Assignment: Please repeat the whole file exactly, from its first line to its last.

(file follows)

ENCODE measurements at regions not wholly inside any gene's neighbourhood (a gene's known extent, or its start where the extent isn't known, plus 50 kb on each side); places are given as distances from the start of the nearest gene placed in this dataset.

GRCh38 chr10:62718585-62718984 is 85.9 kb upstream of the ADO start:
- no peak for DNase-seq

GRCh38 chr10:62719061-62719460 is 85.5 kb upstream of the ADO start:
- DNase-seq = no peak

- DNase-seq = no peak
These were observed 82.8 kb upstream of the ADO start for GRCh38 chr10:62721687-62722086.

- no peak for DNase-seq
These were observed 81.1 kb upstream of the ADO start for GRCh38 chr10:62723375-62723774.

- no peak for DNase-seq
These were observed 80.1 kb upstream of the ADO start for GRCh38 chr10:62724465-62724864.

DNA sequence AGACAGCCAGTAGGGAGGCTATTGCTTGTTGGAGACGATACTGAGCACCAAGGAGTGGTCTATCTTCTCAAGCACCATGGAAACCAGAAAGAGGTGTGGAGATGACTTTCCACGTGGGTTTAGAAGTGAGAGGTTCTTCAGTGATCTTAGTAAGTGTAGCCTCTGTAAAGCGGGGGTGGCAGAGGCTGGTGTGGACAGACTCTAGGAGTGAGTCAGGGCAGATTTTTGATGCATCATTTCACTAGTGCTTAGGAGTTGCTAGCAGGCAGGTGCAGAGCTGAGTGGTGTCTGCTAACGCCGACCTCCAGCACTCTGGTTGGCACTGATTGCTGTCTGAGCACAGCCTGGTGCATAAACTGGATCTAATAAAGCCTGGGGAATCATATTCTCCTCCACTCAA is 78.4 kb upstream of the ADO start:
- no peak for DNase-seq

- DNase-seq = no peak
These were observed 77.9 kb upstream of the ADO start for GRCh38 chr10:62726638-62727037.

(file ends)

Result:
ENCODE measurements at regions not wholly inside any gene's neighbourhood (a gene's known extent, or its start where the extent isn't known, plus 50 kb on each side); places are given as distances from the start of the nearest gene placed in this dataset.

GRCh38 chr10:62718585-62718984 is 85.9 kb upstream of the ADO start:
- no peak for DNase-seq

GRCh38 chr10:62719061-62719460 is 85.5 kb upstream of the ADO start:
- DNase-seq = no peak

- DNase-seq = no peak
These were observed 82.8 kb upstream of the ADO start for GRCh38 chr10:62721687-62722086.

- no peak for DNase-seq
These were observed 81.1 kb upstream of the ADO start for GRCh38 chr10:62723375-62723774.

- no peak for DNase-seq
These were observed 80.1 kb upstream of the ADO start for GRCh38 chr10:62724465-62724864.

DNA sequence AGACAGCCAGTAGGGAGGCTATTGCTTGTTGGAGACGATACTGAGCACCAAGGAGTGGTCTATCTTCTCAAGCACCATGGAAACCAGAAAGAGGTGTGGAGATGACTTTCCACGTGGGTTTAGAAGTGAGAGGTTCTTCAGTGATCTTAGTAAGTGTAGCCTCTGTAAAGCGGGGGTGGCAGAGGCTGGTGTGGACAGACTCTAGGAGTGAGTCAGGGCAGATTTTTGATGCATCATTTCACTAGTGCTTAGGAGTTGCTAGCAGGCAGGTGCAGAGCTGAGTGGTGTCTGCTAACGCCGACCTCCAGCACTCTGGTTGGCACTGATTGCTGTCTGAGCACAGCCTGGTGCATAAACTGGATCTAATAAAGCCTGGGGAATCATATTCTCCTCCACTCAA is 78.4 kb upstream of the ADO start:
- no peak for DNase-seq

- DNase-seq = no peak
These were observed 77.9 kb upstream of the ADO start for GRCh38 chr10:62726638-62727037.